- Paperback: 280 pages
- Published: 12/7/10
- IBSN: 9781936070664
- e-IBSN: 9781617750151
- Genre: Fiction
Scandinavian writing has come to dominate the global crime-fiction landscape, and this volume offers a delicious, devious sampling of why.
“The latest entry in the publisher’s series (41 and counting) proves the resilience of, and market for, these locale noirs. Editor Bo Tao Michaëlis, a Danish book critic, is both scholarly and insightful in the introduction and outlines how the stories reflect the greed and ennui of modern Denmark in contrast to the Danish idyll depicted in tourist brochures. [ . . . ] Although some stories veer from noir orthodoxy, there are fine examples of lyrical writing, noir sensibilities, and insight into the current Danish psyche. Overall, a very impressive anthology.”
“The indefatigable noir series of anthologies (Orange County Noir, Trinidad Noir, Brooklyn Noir 3, etc.) focuses in its 43rd volume on the home of Hans Christian Andersen. [ . . . ] Based on this collection, Copenhagen may be a great place to visit, but nobody seems to live there, at least not well or long.”
“Fans used to the watered-down noir now prevalent in America will notice immediately the much harder edge of these stories, which are much closer to the noir of the 1940s and ’50s.”
“[This] volume has grim, uncomfortable power.”
Akashic Books continues its groundbreaking series of original noir anthologies, launched in 2004 with Brooklyn Noir. Each story is set in a distinct neighborhood or location within the city of the book.
Brand-new stories by: Naja Marie Aidt, Jonas T. Bengtsson, Helle Helle, Christian Dorph & Simon Pasternak, Susanne Staun, Lene Kaaberbøl & Agente Friis, Klaus Rifbjerg, Gretelise Holm, Georg Ursin, Kristian Lundberg, Kristina Stoltz, Seyit Öztürk, Benn Q. Holm, and Gunnar Staalesen.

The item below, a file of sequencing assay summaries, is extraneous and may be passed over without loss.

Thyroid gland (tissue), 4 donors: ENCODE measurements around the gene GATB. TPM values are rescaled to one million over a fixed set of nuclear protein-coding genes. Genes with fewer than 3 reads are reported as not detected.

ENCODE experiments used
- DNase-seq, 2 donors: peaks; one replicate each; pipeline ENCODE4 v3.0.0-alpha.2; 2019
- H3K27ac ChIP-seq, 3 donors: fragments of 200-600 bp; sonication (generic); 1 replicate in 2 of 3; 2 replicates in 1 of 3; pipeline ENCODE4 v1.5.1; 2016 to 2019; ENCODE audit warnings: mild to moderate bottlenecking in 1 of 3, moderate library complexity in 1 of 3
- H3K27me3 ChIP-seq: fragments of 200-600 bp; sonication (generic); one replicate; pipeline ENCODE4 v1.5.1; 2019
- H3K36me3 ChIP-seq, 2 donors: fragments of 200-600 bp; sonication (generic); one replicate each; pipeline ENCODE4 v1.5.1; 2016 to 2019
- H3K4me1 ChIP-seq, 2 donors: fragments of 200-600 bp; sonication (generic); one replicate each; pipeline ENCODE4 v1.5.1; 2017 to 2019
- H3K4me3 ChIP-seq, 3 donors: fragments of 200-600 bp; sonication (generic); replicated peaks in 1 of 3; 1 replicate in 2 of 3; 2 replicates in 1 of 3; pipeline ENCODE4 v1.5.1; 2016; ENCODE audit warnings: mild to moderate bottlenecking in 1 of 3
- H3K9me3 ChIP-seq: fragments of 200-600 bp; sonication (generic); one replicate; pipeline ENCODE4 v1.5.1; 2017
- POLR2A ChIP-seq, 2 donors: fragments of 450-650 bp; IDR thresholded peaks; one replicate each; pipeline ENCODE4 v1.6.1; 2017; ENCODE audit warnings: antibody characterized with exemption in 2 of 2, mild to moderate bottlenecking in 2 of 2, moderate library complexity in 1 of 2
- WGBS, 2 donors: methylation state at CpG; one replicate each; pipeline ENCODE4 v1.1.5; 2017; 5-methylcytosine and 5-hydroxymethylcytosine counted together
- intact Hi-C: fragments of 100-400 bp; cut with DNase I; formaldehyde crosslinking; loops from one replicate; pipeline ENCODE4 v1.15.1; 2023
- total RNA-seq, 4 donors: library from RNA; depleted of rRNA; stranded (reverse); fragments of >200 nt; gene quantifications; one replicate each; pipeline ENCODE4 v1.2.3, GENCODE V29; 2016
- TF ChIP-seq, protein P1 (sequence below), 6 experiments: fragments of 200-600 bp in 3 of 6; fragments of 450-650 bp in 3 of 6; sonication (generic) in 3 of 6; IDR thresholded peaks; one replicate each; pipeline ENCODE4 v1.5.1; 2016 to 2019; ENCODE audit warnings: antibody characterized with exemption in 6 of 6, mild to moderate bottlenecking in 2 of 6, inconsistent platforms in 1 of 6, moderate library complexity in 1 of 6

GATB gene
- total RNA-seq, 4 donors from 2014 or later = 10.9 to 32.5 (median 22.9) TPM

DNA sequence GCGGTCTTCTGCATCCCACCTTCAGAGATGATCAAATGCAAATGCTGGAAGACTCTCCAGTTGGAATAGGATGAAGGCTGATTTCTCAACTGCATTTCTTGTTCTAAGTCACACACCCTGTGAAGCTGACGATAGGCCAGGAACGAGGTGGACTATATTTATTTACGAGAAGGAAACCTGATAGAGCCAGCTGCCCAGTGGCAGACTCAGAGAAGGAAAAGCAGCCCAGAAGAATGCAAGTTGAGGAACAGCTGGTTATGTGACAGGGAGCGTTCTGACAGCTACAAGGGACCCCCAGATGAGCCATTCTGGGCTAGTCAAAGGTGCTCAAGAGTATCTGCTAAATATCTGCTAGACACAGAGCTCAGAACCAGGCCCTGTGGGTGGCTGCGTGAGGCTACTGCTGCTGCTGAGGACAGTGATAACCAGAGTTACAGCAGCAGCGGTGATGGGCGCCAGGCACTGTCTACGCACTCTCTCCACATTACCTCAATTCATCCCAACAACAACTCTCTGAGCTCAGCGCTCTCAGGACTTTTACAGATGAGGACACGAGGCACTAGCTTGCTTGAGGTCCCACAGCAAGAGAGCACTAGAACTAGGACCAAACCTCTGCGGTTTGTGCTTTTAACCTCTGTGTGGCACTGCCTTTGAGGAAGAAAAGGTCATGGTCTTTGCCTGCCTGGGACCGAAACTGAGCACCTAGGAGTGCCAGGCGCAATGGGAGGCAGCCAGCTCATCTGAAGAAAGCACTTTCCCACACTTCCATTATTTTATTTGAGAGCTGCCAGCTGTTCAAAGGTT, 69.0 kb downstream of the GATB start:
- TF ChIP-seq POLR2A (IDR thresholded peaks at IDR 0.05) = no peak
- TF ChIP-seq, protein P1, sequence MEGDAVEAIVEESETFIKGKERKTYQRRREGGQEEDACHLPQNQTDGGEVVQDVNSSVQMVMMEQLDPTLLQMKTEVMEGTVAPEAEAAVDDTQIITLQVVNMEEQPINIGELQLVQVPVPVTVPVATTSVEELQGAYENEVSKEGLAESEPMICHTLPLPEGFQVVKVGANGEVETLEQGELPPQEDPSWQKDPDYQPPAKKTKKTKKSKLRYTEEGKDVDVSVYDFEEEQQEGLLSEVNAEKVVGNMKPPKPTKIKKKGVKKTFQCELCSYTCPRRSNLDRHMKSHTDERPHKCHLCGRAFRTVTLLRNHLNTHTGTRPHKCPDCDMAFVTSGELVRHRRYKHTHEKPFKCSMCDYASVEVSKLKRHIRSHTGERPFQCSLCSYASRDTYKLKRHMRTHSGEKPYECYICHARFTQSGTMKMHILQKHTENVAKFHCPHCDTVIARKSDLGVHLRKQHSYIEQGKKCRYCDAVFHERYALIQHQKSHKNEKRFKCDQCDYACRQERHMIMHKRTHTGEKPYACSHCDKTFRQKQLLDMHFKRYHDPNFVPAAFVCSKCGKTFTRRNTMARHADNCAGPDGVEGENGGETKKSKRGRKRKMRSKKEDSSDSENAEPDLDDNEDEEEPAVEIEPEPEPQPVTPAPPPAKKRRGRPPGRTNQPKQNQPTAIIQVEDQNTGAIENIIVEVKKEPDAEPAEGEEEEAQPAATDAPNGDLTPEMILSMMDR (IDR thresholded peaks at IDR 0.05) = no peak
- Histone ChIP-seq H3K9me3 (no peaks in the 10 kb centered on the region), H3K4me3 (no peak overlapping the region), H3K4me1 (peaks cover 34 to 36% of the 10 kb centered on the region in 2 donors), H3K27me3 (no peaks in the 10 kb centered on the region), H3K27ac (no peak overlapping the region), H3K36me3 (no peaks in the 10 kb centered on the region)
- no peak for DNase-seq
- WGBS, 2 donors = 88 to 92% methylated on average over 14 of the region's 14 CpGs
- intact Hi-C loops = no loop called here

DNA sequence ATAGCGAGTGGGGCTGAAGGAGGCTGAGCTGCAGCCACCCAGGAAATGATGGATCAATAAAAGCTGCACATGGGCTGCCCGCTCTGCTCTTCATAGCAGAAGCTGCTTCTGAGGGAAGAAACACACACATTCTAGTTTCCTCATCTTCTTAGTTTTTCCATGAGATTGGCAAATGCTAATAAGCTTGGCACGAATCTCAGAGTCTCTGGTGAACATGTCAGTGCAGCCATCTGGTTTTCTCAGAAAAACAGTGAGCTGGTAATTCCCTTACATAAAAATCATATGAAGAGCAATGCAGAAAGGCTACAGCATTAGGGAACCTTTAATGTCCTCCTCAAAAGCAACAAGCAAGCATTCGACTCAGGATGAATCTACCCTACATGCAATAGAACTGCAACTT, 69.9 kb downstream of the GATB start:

From the introduction by Bo Tao Michaëlis:
“Copenhagen: the Little Mermaid, H.C. Andersen, Søren Kierkegaard, and Karen Blixen, a big city that perhaps more than any other is the absolute capital, origin, and center of northern European romanticism of the 1800s. Denmark’s Copenhagen, with its ramparts and moats forming the shell of the city and suburbs, has retained a glint of back then, that world of yesterday . . . At one point our metropolis was presented as an idyllic, modest-sized big city, where police stopped traffic when a mother duck guided her ugly ducklings across the street populated by cars, bicycles, and streetcars. But naturally, and quite unfortunately, such is the case no longer. Copenhagen long ago abandoned its Sleeping Beauty slumber for a cosmopolitan night and day that never sleeps . . . Those times are gone forever.
All the short stories in Copenhagen Noir are about meaninglessness, violence, and murder in various districts of the city . . . Common for all the writers is a love for Copenhagen and for the dark story of coincidence and necessity, the good and bad luck of humans. In a metropolis that both has a style of its own yet also resembles the other black pearls of cities across the globe: New York, Los Angeles, London, Paris, and Berlin. Enjoy.“
Table of Contents
Part I: (Men and) Women
“Women in Copenhagen” by Naja Marie Aidt (Ørstedsparken)
“One of the Rough Ones” by Jonas T. Bengtsson (Northwest)
“Australia” by Christian Dorph & Simon Pasternak (Vesterbro)
“All I Want Is My Baby Woah Woah, Woah Woah Woah Woah” by Susane Staun (City Center)
“A Fine Boy” by Helle Helle (Vanløse)
Part II: Mammon
“When the Time Came” by Lene Kaaberbøl & Agente Friis (Ørestad)
“Sleipner’s Assignment” by Georg Ursin (Frederiksberg)
“Debt of Honor” by Klaus Rifbjerg (Amager)
“When It’s Tough Out There” by Gretelise Holm (Istedgade)
Part III: Corpses
“Savage City, Cruel City” by Kristian Lundberg (Malmø)
“The Elephant’s Tusks” by Kristina Stoltz (Nørrebro)
“The Booster Station” by Seyit Öztürk (Valby)
“The Great Actor” by Benn Q. Holm (Frederiksberg Allé)
“Last Train from Central Station” by Gunnar Staalesen (Central Station)